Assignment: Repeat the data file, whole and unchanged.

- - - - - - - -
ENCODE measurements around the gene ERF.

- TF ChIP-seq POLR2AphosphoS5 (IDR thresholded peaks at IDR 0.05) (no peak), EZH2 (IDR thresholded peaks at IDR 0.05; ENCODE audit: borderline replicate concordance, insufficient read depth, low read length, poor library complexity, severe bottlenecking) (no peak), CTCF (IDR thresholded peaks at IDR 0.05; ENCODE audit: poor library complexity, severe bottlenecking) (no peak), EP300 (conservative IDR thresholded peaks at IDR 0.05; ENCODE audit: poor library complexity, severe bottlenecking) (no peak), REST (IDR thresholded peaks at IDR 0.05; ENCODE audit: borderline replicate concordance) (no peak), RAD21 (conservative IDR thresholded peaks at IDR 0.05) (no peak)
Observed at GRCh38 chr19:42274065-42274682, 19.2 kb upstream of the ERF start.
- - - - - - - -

ENCODE measurements around the gene ERF.

- TF ChIP-seq POLR2AphosphoS5 (IDR thresholded peaks at IDR 0.05) (no peak), EZH2 (IDR thresholded peaks at IDR 0.05; ENCODE audit: borderline replicate concordance, insufficient read depth, low read length, poor library complexity, severe bottlenecking) (no peak), CTCF (IDR thresholded peaks at IDR 0.05; ENCODE audit: poor library complexity, severe bottlenecking) (no peak), EP300 (conservative IDR thresholded peaks at IDR 0.05; ENCODE audit: poor library complexity, severe bottlenecking) (no peak), REST (IDR thresholded peaks at IDR 0.05; ENCODE audit: borderline replicate concordance) (no peak), RAD21 (conservative IDR thresholded peaks at IDR 0.05) (no peak)
Observed at GRCh38 chr19:42274065-42274682, 19.2 kb upstream of the ERF start.